Sounds like you are in quite a pickle of a situation.
Your question is just one more example of how important it is to carefully select an agent with whom you will work. All agents are NOT created equal, and they certainly do not all have equal amount of experience, financial savvy and negotiating ability, just to name a few of their needed skills.
MAy I offer a few salient points to be considered in your situation-- which may be helpful to others as well?
1) Your contract is just that --a CONTRACT!.. Breaking the contract is both morally and legally wrong. Therefore I take issue with the answers that say it's no big deal, just ask to get let out of the contract.
2) You may have grounds to be released from that CONTRACT--that is an issue you will need to take up with the broker whom your agent works under. Even if the agent is new, the broker is not, and he/she is responsible for the agents whose licenses hang in their office ! (In PA a broker must have at least 3 years, and considerable actual experience, among other qualifications, to get a REAL ESTATE BROKERS license) Talk to them-- they will probably be very willing to get involved and help you .
3) Did you inform the second agent you referred to that you are under CONTRACT with another real estate agent? If so, then offering to 'help me to get the property I want' is not an ethical behavior, and you may want to consider whether that is really the agent you want to work with --when and if the original Buyers agency CONTRACT is no longer in place.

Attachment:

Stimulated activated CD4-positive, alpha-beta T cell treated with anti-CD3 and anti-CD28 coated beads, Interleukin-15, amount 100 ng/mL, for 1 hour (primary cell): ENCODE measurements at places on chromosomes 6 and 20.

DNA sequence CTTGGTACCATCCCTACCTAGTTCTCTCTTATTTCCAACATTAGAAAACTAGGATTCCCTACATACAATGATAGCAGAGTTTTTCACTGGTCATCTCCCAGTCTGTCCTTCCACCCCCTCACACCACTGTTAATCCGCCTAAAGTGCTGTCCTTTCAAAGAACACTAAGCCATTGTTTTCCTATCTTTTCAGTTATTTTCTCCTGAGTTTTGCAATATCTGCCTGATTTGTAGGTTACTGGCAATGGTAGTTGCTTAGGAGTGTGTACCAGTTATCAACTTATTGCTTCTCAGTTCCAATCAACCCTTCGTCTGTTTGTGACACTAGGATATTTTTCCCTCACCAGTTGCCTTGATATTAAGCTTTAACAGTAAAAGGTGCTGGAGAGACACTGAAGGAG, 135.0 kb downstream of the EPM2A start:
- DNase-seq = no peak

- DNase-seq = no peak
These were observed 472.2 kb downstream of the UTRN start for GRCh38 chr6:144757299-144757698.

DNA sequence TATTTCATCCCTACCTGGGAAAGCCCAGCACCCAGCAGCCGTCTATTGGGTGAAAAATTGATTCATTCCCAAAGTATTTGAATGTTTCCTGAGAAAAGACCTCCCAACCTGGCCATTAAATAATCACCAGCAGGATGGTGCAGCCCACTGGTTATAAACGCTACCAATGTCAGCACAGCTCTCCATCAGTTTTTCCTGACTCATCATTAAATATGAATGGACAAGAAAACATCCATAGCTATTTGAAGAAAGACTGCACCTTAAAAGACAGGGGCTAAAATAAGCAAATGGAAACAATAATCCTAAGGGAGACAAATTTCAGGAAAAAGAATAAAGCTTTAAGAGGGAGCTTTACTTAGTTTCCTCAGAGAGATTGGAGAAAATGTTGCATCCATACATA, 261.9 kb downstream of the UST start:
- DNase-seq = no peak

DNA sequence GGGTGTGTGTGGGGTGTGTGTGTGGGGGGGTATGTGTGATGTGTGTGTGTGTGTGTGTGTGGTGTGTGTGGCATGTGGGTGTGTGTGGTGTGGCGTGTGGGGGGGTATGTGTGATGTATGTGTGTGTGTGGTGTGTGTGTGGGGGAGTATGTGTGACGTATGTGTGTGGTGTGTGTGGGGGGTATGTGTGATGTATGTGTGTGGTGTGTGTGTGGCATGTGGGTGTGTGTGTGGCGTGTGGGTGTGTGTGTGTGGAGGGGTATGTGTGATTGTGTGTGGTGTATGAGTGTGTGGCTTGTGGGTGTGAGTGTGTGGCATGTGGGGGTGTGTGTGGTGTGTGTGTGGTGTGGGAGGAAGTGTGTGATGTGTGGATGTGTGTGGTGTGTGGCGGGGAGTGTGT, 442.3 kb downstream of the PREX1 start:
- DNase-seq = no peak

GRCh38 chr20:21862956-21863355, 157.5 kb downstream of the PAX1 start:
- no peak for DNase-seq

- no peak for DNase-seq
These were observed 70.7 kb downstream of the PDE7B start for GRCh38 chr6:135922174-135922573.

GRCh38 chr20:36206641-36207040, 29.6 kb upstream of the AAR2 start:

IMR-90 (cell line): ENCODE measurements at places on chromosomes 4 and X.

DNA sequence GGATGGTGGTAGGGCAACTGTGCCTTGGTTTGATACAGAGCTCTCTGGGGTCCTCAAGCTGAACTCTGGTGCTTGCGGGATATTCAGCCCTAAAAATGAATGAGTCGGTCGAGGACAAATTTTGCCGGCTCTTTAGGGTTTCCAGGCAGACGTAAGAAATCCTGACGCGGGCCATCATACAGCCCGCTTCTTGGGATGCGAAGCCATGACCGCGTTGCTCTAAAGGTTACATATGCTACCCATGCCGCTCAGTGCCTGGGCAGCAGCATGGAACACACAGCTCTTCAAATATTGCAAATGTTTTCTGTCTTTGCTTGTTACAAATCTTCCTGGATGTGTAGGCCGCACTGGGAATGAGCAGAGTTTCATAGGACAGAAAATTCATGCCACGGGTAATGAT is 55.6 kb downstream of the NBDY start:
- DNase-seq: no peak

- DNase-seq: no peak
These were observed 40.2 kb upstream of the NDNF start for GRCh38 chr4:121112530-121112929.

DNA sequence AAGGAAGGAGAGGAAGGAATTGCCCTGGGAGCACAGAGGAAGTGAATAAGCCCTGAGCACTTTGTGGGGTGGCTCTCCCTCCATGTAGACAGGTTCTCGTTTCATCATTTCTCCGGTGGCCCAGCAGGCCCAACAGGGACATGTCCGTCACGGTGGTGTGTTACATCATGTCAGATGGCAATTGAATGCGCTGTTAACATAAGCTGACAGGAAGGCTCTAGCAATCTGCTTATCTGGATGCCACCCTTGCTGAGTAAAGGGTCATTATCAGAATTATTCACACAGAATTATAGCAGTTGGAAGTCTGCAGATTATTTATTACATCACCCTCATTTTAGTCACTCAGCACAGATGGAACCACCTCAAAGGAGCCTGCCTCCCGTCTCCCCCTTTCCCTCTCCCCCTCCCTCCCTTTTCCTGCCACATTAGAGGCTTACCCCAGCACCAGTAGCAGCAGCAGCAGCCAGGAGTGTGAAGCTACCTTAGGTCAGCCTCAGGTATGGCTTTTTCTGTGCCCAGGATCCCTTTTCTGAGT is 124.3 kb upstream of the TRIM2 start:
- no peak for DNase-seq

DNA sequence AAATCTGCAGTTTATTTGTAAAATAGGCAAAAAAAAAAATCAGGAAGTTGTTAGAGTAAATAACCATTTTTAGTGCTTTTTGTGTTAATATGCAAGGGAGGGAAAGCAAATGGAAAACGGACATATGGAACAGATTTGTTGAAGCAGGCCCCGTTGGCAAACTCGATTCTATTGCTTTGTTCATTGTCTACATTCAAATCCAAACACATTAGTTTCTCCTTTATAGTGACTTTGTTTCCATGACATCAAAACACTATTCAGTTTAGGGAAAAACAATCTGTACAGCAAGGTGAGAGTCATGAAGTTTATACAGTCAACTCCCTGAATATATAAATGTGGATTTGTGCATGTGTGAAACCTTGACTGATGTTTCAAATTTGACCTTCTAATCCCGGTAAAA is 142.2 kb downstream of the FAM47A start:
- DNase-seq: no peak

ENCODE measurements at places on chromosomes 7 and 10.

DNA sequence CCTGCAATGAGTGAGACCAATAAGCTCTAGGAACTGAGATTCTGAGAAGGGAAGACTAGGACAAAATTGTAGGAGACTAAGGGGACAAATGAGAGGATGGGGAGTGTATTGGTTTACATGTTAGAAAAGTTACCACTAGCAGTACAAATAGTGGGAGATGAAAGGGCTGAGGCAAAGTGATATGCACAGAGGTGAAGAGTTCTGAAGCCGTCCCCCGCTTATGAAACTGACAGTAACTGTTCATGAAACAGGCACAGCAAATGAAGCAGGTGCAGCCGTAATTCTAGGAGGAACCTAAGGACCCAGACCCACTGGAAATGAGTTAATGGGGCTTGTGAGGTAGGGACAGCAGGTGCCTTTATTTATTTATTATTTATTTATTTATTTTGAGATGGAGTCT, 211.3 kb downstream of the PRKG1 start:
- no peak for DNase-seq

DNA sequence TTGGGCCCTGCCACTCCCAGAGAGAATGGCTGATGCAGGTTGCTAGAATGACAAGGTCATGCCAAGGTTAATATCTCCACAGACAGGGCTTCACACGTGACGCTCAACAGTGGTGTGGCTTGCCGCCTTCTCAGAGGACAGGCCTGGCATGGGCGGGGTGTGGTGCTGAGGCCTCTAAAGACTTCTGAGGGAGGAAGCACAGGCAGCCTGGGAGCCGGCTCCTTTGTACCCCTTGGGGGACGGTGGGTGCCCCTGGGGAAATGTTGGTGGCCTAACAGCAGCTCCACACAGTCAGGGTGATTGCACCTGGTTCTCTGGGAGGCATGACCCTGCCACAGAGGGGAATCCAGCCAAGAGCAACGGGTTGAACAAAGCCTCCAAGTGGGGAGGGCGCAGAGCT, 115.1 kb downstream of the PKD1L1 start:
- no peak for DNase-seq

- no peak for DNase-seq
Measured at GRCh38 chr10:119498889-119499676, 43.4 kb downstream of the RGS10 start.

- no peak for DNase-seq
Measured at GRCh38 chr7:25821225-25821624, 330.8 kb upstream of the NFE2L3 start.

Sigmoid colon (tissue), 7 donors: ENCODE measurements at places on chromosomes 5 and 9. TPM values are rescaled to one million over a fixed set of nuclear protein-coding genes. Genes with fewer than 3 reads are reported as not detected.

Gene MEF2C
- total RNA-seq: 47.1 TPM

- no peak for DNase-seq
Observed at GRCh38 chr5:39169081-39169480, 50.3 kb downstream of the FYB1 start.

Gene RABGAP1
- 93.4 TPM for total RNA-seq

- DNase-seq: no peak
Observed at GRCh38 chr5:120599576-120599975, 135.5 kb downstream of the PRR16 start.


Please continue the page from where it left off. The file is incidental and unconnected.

The bottom line is that the time to find out what qualifications an agent has is BEFORE you sign any CONTRACT, not after. Do what is the right thing-- it always pays off in the long run.
Just a thought.
Re/Max In Motion
Explain the situation to them and ask to be either 1) taken care of properly and to your satisfaction or 2) let out of your current buyer agency agreement.
If the broker declines to let you out of your Buyer Agency Agreement, your best bet will be to contact a local Real Estate Attorney for advise. Your situation is spelled out in your contract with the broker you're currently working with, but only a lawyer is qualified to interpret that contract for you. The couple hundred dollars you spend on the lawyer will be well worth it in the long-run - and will also serve to give you peace of mind that you are moving forward on the right path (invaluable when considering all the other stressors involved in purchasing a home!)
Based on what you wrote about your situation, it may very well get sticky - but the lawyer should clear everything up for you.
If there's anything else I can do to be of assistance, please don't hesitate to contact me at http://www.HernandoLuxuryHomes.com - I'm happy to help!
A word of wisdom to all - NEVER enter into an Exclusive Buyer Agency Agreement. If you enter into an agreement with a realtor, make sure that it is a Non-Exclusive Buyer Agency Agreement.
Buyer agency, in most areas, can be accomplished WITHOUT a contract.
Next time around, don't sign it. Let the real estate agent that completed a successful closing for you earn your business without these invisible "handcuffs", receiving compensation based on the closing, not the possibility of a closing. Just an opinion.
Keller Williams Real Estate
267 767 8558
As a REALTOR, you should not SOLICIT the business of another agent, but if the customer comes to YOU it's a completely different story and you can (and probably should) help the customer in whatever way possible.
"3) Did you inform the second agent you referred to that you are under CONTRACT with another real estate agent? If so, then offering to 'help me to get the property I want' is not an ethical behavior, and you may want to consider whether that is really the agent you want to work with --when and if the original Buyers agency CONTRACT is no longer in place."